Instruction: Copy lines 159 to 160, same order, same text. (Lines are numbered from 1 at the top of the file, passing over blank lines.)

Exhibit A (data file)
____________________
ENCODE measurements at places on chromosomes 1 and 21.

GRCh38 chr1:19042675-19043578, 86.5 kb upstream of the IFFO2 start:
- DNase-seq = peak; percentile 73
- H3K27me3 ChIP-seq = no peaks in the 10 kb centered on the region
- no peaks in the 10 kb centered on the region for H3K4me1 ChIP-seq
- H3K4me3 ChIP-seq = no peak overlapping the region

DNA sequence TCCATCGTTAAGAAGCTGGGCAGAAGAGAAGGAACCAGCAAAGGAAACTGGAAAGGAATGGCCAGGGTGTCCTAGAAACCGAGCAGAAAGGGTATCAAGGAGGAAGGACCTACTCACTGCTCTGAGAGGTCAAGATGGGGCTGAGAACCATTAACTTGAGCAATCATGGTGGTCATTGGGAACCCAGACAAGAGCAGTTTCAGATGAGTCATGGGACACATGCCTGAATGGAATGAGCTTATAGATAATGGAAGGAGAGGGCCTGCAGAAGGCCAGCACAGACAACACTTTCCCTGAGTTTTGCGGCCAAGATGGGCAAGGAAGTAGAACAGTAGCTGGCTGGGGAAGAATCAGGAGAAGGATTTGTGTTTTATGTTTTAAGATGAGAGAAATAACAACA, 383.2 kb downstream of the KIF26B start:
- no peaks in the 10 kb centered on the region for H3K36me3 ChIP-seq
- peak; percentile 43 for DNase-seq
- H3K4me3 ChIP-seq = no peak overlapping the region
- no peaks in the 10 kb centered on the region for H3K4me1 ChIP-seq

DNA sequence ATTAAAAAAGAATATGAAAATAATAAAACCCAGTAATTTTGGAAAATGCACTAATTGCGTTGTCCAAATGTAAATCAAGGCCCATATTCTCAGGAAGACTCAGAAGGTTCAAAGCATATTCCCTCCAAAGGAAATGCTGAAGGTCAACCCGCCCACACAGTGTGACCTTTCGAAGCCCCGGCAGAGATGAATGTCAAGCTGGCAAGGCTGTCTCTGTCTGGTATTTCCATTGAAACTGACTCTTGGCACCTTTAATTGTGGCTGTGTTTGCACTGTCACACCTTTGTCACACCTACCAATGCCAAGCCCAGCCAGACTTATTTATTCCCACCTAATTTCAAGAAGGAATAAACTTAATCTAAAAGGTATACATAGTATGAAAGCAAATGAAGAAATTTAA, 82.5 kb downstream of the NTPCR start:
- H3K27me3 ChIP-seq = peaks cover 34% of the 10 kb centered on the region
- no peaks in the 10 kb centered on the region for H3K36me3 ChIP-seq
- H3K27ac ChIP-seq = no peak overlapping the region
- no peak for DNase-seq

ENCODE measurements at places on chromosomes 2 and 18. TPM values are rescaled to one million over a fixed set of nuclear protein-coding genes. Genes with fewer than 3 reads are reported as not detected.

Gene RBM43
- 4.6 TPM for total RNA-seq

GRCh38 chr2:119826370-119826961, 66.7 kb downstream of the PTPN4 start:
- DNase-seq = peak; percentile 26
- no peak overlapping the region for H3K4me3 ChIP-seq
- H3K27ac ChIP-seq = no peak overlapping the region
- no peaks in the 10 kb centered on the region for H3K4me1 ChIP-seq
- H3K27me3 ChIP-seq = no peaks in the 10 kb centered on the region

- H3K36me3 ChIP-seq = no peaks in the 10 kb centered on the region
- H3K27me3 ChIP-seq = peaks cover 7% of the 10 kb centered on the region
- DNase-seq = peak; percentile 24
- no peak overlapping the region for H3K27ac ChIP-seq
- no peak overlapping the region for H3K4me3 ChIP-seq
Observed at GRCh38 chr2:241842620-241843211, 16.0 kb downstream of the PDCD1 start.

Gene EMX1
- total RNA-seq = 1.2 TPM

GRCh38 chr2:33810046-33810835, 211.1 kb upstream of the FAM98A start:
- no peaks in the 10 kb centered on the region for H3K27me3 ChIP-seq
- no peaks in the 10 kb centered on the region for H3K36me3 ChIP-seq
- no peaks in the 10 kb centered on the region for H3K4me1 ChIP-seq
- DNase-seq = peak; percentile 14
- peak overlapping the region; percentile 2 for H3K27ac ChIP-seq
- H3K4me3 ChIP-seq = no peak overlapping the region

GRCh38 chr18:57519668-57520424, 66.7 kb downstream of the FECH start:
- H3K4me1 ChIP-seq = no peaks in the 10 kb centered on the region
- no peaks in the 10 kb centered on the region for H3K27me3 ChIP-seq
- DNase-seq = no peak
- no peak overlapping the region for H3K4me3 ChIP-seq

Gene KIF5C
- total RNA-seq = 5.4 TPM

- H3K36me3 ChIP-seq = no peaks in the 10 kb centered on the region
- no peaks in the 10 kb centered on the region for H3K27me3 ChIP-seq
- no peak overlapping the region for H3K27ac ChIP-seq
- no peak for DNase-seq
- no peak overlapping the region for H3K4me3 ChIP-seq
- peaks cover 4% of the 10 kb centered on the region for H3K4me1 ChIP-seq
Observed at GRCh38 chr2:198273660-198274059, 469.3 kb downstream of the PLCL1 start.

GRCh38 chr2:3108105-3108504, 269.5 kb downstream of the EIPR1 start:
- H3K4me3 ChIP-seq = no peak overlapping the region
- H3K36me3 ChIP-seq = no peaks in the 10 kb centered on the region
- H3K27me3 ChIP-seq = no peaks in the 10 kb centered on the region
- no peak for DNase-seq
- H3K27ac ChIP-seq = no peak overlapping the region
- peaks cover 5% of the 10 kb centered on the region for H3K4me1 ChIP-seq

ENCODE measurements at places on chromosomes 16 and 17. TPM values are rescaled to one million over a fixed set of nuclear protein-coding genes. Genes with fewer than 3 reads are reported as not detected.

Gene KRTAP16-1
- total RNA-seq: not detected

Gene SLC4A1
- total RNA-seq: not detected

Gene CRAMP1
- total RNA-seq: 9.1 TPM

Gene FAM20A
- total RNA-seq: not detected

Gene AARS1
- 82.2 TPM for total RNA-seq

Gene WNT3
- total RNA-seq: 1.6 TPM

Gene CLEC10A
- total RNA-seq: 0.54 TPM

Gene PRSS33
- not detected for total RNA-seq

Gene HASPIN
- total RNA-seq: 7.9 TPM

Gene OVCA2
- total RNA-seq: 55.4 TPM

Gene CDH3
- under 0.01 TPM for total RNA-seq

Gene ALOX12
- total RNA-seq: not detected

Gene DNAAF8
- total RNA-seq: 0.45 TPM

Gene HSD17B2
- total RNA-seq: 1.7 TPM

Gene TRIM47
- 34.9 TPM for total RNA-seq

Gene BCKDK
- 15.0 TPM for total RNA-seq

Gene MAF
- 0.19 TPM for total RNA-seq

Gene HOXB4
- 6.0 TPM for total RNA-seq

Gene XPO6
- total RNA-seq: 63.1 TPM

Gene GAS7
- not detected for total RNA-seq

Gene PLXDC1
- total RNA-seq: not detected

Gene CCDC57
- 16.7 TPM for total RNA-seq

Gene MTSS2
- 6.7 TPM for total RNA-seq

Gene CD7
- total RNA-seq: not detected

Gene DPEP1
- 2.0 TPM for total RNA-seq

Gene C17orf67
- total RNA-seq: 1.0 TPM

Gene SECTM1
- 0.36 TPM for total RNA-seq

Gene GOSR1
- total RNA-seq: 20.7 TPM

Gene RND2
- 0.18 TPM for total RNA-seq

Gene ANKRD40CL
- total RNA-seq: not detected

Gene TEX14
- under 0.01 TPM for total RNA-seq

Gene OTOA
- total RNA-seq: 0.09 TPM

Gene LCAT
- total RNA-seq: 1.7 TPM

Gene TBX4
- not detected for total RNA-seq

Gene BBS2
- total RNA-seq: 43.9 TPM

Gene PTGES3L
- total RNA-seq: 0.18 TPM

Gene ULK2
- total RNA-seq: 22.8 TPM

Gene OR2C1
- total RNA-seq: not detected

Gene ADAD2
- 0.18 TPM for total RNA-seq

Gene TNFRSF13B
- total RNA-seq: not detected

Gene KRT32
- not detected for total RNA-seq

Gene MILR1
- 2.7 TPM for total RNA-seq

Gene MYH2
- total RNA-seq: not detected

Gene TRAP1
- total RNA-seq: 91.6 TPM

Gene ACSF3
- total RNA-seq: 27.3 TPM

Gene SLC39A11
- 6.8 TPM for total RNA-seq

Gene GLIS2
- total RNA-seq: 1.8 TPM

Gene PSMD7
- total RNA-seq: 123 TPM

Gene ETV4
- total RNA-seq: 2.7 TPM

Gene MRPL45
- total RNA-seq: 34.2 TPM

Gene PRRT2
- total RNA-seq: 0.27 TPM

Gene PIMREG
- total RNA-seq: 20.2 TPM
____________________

Gene ETV4
- total RNA-seq: 2.7 TPM